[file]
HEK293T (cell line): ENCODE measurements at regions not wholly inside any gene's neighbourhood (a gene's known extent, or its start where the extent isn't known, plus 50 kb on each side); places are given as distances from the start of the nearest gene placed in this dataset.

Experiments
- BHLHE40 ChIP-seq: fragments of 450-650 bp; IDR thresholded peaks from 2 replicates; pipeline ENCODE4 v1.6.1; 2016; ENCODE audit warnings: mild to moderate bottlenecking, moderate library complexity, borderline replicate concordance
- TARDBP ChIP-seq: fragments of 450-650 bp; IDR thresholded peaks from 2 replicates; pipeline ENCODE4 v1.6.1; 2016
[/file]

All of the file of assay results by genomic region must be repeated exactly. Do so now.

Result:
HEK293T (cell line): ENCODE measurements at regions not wholly inside any gene's neighbourhood (a gene's known extent, or its start where the extent isn't known, plus 50 kb on each side); places are given as distances from the start of the nearest gene placed in this dataset.

Experiments
- BHLHE40 ChIP-seq: fragments of 450-650 bp; IDR thresholded peaks from 2 replicates; pipeline ENCODE4 v1.6.1; 2016; ENCODE audit warnings: mild to moderate bottlenecking, moderate library complexity, borderline replicate concordance
- TARDBP ChIP-seq: fragments of 450-650 bp; IDR thresholded peaks from 2 replicates; pipeline ENCODE4 v1.6.1; 2016